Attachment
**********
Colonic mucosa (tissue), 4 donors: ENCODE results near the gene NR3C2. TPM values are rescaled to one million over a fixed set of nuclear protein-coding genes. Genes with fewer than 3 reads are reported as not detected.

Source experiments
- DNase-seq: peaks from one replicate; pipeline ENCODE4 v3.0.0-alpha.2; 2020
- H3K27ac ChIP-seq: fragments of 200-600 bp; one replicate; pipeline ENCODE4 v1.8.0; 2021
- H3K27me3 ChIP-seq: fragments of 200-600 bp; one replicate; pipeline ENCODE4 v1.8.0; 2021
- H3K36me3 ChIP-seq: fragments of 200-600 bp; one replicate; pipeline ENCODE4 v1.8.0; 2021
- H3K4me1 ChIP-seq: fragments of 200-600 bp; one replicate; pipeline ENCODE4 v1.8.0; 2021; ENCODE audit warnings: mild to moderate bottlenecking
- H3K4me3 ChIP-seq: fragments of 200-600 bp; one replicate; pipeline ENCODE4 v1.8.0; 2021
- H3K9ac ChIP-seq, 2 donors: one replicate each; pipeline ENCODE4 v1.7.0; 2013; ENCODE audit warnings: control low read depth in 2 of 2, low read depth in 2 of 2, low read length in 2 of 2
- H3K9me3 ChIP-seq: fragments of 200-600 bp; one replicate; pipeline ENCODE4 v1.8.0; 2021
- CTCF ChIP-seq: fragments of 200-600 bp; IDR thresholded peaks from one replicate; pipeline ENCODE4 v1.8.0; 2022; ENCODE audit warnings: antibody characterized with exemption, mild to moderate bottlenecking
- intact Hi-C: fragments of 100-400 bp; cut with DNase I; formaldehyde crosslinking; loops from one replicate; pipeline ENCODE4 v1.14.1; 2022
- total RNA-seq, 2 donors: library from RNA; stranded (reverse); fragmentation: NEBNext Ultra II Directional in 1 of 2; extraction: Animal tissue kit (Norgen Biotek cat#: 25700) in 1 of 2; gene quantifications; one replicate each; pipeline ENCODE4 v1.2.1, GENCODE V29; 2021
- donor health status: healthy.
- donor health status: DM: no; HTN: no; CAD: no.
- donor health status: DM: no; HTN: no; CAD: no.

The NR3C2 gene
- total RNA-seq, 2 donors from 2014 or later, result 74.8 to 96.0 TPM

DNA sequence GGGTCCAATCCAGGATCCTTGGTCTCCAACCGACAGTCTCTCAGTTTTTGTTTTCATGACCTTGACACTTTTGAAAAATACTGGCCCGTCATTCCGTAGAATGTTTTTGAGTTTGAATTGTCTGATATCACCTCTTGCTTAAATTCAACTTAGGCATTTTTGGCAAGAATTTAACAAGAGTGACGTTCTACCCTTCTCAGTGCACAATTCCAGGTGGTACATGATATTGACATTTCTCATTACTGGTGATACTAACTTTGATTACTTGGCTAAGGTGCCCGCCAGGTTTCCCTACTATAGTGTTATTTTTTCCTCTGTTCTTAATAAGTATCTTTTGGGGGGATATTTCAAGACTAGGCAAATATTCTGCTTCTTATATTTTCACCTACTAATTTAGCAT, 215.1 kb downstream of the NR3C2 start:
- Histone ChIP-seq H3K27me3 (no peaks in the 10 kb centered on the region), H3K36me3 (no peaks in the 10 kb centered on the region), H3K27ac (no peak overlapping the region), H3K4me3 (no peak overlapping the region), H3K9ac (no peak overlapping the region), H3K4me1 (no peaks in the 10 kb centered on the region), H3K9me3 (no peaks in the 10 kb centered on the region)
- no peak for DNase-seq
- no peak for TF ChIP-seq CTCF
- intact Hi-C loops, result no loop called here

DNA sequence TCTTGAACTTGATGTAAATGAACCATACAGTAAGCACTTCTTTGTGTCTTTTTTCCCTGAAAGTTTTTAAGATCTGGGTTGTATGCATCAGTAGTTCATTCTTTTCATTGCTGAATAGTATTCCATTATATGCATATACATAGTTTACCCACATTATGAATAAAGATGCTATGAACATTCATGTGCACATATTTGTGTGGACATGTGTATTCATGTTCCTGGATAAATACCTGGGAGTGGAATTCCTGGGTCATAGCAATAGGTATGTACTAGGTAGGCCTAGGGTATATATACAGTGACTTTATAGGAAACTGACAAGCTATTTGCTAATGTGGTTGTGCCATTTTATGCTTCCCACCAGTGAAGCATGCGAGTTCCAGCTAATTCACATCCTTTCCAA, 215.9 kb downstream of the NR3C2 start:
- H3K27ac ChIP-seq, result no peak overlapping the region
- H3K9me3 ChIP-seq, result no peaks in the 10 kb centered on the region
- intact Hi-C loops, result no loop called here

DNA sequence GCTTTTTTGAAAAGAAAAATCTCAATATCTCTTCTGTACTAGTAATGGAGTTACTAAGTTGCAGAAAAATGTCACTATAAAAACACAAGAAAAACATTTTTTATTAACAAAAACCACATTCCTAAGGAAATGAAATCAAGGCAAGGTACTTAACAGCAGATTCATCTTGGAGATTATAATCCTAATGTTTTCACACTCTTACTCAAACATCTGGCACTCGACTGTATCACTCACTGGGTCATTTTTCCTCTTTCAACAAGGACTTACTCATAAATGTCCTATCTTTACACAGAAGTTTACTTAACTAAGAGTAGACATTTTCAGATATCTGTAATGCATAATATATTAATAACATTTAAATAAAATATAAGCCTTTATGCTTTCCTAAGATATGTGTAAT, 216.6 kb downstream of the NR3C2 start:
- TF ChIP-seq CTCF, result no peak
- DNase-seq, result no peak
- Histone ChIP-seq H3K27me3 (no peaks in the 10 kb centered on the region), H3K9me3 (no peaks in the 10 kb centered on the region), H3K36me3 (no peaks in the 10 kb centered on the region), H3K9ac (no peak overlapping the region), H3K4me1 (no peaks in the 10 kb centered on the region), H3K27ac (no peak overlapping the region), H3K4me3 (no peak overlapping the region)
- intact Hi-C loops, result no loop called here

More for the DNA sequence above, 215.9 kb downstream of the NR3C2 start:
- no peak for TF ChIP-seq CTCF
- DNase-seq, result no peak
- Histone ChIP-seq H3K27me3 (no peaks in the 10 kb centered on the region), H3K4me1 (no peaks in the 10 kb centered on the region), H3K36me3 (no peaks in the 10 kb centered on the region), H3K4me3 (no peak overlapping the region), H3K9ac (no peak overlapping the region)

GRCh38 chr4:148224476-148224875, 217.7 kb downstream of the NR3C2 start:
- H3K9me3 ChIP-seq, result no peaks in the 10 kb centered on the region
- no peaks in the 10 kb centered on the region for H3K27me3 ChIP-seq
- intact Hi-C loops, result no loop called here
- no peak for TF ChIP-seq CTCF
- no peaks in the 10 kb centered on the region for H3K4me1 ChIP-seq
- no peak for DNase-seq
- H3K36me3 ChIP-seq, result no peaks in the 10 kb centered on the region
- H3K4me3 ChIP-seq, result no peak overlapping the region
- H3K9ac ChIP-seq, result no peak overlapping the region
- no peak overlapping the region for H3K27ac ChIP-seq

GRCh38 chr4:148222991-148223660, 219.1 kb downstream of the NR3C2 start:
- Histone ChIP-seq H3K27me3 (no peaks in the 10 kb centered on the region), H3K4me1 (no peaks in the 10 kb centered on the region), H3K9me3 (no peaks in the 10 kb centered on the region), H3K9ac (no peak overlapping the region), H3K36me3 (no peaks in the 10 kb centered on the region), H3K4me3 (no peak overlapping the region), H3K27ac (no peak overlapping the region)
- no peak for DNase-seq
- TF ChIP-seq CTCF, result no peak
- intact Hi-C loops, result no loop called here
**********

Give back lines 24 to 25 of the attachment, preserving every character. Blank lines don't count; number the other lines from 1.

DNA sequence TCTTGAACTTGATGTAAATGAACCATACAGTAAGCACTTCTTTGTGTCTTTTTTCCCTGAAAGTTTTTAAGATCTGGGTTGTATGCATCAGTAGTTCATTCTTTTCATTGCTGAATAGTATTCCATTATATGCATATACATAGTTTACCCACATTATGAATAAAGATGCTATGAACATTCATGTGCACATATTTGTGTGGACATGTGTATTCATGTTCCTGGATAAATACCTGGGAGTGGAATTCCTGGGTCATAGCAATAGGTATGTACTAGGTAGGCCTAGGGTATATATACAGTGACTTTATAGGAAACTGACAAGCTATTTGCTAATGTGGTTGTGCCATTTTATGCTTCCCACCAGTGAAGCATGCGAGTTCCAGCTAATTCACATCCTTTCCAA, 215.9 kb downstream of the NR3C2 start:
- H3K27ac ChIP-seq, result no peak overlapping the region